That drew a short, hoarse laugh from Janeway. “Anything but. My little sister is sweet, cheerful, generous.” He caught himself before he started to weep again. “You know, thinking about it, though, she has a lot of legitimate complaints she could make if she felt like it.”

“What kind of complaints, Mr. Janeway?” Sweetie asked.

“Well, basically, losing her whole family in a brief period. I left for Germany when she’d just started high school. She was a freshman at UNC when our parents died in a train derailment. Being isolated like that could make a person bitter.”

“Didn’t you come home for the funeral?” McGill asked.

Now, it was pain that filled Janeway’s eyes as he gave a slight shake of his head.

“My parents died on the same day my first child, my son, was born. It was a horribly difficult delivery for both him and my wife. Things were touch and go for both of them whether they’d survive for a week. I couldn’t go. I told Alice what had happened, and she said I should be with my family. Alice has had way more than her share of grief.”

It certainly seemed to McGill that Marlon Janeway also hadn’t gotten off easy.

“Did you try to contact Mr. Tobias regarding Alice’s whereabouts?” he asked.

For the first time, the man showed signs of anger. A good thing, McGill thought. You needed at least a bit of energy to produce hard feelings. Apathy would have been much worse.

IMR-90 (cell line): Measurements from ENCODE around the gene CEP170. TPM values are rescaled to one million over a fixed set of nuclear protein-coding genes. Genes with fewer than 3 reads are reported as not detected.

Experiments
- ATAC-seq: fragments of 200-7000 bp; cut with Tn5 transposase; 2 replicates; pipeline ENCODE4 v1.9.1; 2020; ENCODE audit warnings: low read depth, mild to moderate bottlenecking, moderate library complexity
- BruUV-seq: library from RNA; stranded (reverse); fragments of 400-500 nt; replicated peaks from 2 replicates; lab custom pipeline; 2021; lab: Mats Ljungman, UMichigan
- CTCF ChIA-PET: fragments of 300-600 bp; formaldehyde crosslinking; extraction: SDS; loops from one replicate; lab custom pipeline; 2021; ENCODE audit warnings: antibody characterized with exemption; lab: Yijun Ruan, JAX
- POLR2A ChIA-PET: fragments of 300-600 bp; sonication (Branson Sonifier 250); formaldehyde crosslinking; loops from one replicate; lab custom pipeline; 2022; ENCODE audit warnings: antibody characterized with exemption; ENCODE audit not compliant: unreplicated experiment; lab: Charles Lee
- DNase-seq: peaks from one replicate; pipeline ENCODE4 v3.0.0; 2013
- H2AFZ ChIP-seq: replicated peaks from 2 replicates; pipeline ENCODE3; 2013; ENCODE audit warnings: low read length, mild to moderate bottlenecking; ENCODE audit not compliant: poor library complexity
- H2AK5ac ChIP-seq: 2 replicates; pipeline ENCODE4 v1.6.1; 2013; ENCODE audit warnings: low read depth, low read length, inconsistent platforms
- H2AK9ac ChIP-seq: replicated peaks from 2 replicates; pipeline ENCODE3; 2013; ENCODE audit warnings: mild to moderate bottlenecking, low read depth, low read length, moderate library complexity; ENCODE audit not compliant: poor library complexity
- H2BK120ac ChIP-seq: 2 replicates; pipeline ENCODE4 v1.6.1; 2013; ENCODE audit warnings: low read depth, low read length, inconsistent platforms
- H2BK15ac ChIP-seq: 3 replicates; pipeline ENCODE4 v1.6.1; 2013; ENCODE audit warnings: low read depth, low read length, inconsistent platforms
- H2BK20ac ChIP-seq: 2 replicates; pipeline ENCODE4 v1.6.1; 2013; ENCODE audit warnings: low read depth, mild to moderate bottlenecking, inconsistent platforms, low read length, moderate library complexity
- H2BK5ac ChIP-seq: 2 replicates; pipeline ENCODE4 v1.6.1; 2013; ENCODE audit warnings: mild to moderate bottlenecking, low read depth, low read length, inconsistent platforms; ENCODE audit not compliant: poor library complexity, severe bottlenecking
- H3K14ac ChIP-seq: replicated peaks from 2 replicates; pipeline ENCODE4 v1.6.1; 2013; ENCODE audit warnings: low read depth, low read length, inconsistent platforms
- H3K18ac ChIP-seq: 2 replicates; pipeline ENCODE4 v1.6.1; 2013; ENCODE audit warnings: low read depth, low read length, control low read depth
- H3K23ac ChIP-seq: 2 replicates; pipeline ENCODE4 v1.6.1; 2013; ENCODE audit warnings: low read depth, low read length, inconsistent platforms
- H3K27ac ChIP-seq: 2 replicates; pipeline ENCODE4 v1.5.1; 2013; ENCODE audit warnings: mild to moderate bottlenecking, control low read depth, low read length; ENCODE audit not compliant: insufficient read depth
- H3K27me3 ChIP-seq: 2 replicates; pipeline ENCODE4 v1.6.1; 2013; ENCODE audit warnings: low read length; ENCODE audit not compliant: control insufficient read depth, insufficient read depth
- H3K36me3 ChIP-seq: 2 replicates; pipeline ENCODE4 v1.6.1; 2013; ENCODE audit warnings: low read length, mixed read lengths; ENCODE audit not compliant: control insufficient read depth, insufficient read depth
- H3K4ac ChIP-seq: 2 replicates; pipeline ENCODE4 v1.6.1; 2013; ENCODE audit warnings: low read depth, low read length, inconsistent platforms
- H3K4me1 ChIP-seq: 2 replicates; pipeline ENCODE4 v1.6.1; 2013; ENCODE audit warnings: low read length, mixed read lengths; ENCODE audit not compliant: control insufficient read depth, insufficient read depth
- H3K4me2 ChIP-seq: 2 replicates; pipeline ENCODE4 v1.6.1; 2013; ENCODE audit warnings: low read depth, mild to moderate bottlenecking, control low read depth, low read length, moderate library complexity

“We spoke briefly. He acted as if his time was too valuable to give me more than the most clipped and concise answers. As if I was bothering him. He said he didn’t know where Alice was. She was with the show for their last performance in Atlanta, but she didn’t appear before the opening of the next stop in Washington, DC.” Janeway pressed his eyes closed for a moment. Then he said, “The man told me if Alice called me, I should tell her if she didn’t get back to work within the next few days she was fired. Then he hung up.”

Sweetie shook her head. McGill remained stoic.

“I think that’s all I can tell you,” Janeway said. “I’m probably forgetting something. Not quite as sharp as I used to be.”

McGill asked, “Do you know if Alice had any close friends in Durham? Someone she might have visited on the way to DC. A kindred spirit with whom she might share a confidence or a gripe about work?”

Janeway’s head bobbed. “There must be someone like that. Alice is so easy to get along with; she has to have friends. Only I can’t think of any names right now. I feel half-dead already.”

“Mr. Janeway,” McGill said in a curt, almost martial tone.

The man responded by blinking rapidly and saying, “Yes?”

“You have a lot to live for: your sister, your wife, your children. You fight just as hard as you can. Any doctor in the world will tell you that an indomitable spirit makes their treatments a lot more effective.”

“I will, I will.”

“You make sure you’re still around when we find Alice for you.”

A look of hope filled the man’s eyes. “I will. Thank you.”

Janeway nodded to the unseen person in his room, and he was disconnected from the group link-up.

At that point, Yves Pruet asked McGill, “Are you sure you will be able to make good on your promise, mon ami?

McGill responded by making the Sign of the Cross.